How Much Of Your Account Should You Risk Per Trade?

 

The following article on risk per trade is the opinion of Optimus Futures. The amount of risk taken while trading should always be carefully considered in light of the account holders unique financial condition.

How Much Of Your Account Should You Risk Per Trade

Trading futures and options involves substantial risk of loss. This disclaimer is 100% true and is present throughout the industry. Have you ever stopped to consider why there are relative few people who have left their footprints on the industry as professional traders? Those who have become household names that everyone knows? Particularly when compared to other professions and industries such as professional athletics, the entertainment industry, or even politics?

Even if you can think of a professional investor or trader who has become well known, for example the legendary Jesse Livermore, George Soros, Paul Tudor Jones, or Sir John Templeton,  you’ll often find such individuals investing or trading history has periods of massive plunges in wealth.

A common statement within the futures and options industry is that hardly 1% of market participants can make money consistently through trading. It is important here to consider the difference between trading and investing. This number is likely much higher when we talk about investing (and to that, we’re specifically referring to investments in the broader US market over long historical time frames).

The point is,  no matter who you are, trading is risky (especially so in derivatives like futures and options) and eventually even the best in the space will experience losses.  For this reason understanding trading risk and finding ways to best manage it need to be at the forefront of every traders mind.

For an active trader who trades day-in and day-out whose only source of income is trading, such levels of risk and stress can cause serious imbalances, mentally, financially and overall.

For such a trader, “Risk” refers to the amount of money that can potentially be lost.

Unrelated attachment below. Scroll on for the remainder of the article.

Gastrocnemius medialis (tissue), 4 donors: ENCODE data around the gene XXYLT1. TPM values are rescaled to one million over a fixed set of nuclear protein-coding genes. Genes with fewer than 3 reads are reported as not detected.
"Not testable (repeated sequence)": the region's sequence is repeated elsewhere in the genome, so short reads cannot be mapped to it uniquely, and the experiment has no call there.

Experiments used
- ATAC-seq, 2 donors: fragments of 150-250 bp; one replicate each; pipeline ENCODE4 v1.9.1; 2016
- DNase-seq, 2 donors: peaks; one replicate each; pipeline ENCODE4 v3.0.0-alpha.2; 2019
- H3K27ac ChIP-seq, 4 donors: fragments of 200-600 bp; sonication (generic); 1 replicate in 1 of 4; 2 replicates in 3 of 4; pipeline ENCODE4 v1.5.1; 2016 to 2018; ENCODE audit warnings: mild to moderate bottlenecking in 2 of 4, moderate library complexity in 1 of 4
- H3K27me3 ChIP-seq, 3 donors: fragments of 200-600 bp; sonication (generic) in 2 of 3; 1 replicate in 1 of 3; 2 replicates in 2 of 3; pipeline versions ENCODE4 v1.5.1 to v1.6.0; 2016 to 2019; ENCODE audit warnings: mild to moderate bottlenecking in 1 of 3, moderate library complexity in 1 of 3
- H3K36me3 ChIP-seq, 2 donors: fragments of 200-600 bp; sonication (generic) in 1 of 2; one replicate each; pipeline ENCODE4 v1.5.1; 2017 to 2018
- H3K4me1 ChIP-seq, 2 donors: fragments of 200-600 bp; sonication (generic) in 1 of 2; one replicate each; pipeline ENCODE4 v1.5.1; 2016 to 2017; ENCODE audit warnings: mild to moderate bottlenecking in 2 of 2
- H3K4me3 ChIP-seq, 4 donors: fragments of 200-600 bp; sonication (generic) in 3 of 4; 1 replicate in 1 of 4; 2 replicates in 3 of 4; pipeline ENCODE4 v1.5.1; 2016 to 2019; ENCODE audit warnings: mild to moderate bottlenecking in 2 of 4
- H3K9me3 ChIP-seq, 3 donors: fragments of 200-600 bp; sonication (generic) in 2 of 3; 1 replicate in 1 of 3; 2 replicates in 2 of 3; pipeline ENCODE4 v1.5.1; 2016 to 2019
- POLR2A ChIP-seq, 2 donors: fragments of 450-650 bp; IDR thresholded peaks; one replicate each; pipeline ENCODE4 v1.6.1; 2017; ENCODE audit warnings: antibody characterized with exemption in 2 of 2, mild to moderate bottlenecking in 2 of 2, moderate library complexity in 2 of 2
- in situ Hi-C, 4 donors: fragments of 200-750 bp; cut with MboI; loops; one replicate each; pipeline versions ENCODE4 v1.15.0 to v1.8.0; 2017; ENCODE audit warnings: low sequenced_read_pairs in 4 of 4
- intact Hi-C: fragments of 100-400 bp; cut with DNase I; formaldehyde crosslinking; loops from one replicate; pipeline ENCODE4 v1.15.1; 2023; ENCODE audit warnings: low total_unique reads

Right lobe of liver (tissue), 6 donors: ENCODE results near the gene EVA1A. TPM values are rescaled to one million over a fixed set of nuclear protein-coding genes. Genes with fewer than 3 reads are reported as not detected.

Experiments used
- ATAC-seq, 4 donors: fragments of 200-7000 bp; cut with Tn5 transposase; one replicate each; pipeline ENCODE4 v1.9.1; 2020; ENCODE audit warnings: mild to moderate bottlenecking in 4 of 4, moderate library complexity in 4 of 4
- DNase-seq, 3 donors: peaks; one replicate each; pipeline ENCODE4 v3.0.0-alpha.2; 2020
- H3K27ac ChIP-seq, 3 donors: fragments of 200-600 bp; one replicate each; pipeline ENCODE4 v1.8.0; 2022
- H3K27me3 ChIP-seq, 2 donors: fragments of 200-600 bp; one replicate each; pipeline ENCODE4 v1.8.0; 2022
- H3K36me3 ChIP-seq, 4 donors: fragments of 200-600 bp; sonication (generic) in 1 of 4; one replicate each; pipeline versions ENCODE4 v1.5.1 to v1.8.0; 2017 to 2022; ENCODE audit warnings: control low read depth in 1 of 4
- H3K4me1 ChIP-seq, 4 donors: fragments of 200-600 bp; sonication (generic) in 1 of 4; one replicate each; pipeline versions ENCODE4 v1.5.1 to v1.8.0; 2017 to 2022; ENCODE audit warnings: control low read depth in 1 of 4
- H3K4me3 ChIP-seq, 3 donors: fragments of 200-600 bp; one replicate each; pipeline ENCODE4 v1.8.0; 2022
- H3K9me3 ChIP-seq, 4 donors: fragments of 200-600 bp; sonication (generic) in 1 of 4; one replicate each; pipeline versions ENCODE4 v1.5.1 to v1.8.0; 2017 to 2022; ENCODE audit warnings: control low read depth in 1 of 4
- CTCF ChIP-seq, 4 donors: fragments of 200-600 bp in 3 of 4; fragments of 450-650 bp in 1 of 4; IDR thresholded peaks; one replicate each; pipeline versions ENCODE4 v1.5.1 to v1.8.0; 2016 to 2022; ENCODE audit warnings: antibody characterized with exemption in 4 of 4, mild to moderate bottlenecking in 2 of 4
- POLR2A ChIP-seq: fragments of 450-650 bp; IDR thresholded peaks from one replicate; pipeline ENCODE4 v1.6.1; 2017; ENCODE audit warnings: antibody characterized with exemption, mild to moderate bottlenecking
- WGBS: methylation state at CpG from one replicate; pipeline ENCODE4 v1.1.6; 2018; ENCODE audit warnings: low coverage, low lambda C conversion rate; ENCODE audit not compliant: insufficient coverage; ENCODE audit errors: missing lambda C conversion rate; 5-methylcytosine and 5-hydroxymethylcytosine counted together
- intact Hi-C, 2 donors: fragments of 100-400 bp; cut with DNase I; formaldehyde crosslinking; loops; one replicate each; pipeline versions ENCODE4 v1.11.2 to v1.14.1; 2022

Timing and execution to this type of trader is crucial when attempting to make money in such an active and volatile trading environment.

If the trader bets on a reversal at a time when a stop loss might have been warranted, that can spell the end of a trader’s session or, in some cases, a trading career.

That trader is working against the mass psychology of the market, perhaps even against some of the market’s big and most established players.

While taking a contrarian position can sometimes be helpful, it would be pointless if such a trade requires greater capital resources than what a trader has in his or her account or can reasonably afford to lose given their unique financial circumstances.

So, it’s very important to manage risk well. But what does that mean exactly?

Using R% method to determine position size

It’s easy to say, “Okay, I’ll risk 1% of my account.” Here we need to bear in mind that Risk Percent (R%)  is different from capital deployed per trade.

Suppose I have an account size of $10,000, and I want to place a trade at the hypothetical price of $10 with a stop loss at $9.20. I would be risking $0.80. Now the question is how much I should buy.

This problem can be solved by a position sizing method. One then needs to size a position so that they won’t risk too much (or too little) based on the size of the account.

There are many position sizing methods: Fixed % of account size, variable % of account size, or risk per trade method.

Let’s focus on risk per trade. In our previous example, our risk per trade was 1% of the account size and our nominal market ris was $0.80 per quantity .

1% of the account size would amount to $100. Let’s suppose that our hypothetical financial instrument has a dollar-per-tick value of $0.50 per tick (fifty cents per tick). And we’re dealing with 80 ticks.

Divide $100 by 80 ticks, and you get the figure of $1.25. This means you can’t risk more than $1.25 per tick, as that amount times 80 ticks equals $100.

So, how close can you get to $1.25 per tick? The answer is 2 contracts (2 *$0.50 = $1.00). If you add a third contract, you will exceed your risk percentage.

So, how much should I risk per trade?

What’s important is that your method of position sizing is based on a preferred percentage of risk. How large a percentage is up to you: 1%, 2%, 3%, etc.

This also depends on the size of your account. For example, 1% of $10,000 is very different from 1% of $1 million.

It also depends on your needs and income. If you lose 1% of $1 million, which is $10,000, do you need that amount to live? Would suffering such a loss create a financial hardship for you or your loved ones?

If not, how long might it take for you to earn that amount back? Another incredibly valuable consideration.  For instance, is the amount your trading an inheritance? A one time wind fall? A lifetime of savings for retirement? Does this amount represent an amount that you can’t easily earn back once it’s lost? Can it even be earned back realistically? The answers to these questions are critical to evaluating your unique financial condition when approaching trading.

The bottom line

The amount you choose to risk depends on many personal and financial factors. What’s important is that you have a methodology to execute whatever money management strategy you decide to employ.

There is a substantial risk of loss in futures trading. Past performance is not indicative of future results.

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